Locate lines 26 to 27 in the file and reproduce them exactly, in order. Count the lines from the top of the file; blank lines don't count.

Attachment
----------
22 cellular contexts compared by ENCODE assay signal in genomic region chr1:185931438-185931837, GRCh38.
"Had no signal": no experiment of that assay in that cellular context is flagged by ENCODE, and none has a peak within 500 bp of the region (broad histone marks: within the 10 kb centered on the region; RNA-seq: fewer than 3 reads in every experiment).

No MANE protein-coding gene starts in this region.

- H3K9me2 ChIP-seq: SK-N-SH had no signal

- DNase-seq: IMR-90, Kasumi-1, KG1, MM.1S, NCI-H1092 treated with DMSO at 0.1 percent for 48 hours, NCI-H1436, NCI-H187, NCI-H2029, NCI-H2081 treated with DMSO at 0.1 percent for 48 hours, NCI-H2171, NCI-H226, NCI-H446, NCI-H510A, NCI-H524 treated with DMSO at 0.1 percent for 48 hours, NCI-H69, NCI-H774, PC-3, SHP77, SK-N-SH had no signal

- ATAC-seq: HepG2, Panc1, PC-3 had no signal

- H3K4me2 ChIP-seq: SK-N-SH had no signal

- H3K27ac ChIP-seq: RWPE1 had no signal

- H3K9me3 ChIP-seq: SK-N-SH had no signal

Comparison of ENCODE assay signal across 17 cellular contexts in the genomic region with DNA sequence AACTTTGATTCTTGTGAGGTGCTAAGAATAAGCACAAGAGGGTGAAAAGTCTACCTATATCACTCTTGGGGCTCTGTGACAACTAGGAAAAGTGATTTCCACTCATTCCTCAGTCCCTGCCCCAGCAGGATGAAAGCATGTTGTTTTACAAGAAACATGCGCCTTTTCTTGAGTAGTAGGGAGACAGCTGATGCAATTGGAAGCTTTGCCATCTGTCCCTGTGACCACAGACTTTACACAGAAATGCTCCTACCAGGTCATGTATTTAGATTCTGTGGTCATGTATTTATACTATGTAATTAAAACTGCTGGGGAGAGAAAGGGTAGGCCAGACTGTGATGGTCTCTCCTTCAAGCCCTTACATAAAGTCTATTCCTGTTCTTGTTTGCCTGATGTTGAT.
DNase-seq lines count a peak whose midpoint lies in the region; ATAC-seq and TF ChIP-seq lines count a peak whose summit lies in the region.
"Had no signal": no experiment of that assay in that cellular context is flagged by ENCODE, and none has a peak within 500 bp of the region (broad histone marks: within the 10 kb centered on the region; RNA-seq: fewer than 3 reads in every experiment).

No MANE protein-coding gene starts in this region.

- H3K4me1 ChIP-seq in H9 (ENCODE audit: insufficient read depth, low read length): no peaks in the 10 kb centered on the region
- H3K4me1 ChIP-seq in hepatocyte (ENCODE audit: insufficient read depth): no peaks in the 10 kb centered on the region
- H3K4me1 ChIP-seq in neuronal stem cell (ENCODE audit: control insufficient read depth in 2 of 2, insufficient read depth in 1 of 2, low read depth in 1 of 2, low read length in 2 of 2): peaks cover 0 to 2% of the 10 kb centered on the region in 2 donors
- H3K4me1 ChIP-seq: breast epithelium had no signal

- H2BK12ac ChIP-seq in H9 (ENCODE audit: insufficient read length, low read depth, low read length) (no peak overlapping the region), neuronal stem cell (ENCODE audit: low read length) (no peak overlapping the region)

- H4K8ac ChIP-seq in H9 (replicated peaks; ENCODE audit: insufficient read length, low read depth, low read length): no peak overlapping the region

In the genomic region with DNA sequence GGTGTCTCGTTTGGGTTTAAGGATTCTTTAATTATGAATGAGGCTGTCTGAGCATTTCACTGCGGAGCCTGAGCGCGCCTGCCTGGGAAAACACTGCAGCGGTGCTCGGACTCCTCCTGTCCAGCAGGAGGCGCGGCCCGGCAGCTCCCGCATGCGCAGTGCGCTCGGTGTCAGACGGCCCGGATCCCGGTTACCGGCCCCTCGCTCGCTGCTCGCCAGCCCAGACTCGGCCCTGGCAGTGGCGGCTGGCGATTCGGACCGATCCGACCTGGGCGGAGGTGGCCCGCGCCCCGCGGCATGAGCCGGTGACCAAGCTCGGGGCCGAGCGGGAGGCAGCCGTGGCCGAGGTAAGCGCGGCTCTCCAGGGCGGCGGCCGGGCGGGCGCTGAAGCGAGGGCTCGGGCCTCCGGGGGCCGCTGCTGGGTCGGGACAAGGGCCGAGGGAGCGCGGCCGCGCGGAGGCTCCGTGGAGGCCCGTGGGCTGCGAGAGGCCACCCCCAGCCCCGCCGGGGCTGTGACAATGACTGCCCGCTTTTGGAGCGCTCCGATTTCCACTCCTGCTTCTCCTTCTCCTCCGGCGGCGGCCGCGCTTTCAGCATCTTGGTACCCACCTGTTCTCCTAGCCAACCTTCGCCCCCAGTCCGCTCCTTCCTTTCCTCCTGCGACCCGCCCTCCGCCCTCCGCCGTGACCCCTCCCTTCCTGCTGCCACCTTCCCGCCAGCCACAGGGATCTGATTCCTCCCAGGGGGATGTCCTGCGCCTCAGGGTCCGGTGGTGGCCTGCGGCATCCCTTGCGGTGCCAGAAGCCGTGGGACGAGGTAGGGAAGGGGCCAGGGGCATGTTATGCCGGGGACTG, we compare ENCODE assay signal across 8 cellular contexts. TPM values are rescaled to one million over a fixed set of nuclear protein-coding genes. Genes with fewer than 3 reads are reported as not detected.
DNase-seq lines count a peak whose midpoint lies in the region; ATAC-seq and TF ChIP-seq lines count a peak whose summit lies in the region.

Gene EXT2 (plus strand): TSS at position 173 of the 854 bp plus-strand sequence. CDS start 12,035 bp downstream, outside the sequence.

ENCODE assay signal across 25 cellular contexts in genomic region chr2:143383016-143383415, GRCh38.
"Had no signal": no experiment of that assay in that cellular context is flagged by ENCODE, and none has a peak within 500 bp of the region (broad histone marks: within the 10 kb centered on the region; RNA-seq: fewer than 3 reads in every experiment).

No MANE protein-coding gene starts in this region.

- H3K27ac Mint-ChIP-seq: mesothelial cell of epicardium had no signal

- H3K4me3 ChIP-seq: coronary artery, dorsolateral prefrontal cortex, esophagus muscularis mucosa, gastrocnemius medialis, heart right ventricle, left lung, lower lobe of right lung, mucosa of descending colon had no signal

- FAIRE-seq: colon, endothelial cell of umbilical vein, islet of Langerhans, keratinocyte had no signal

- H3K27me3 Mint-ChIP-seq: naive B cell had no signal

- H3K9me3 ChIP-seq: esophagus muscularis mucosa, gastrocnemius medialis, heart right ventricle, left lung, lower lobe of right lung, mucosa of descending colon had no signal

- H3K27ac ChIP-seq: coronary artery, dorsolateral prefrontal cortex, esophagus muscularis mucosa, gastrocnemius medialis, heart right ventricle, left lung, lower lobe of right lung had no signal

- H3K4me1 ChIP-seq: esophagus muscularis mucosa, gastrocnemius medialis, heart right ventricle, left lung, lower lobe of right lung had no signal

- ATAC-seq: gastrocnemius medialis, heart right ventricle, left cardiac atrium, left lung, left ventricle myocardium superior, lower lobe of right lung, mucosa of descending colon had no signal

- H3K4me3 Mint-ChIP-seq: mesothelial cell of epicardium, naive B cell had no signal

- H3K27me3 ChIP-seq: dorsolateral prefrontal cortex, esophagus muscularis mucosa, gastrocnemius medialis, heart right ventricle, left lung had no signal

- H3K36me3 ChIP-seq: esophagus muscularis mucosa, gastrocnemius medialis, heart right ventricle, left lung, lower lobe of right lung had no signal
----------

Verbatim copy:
- H3K27ac Mint-ChIP-seq: mesothelial cell of epicardium had no signal

- H3K4me3 ChIP-seq: coronary artery, dorsolateral prefrontal cortex, esophagus muscularis mucosa, gastrocnemius medialis, heart right ventricle, left lung, lower lobe of right lung, mucosa of descending colon had no signal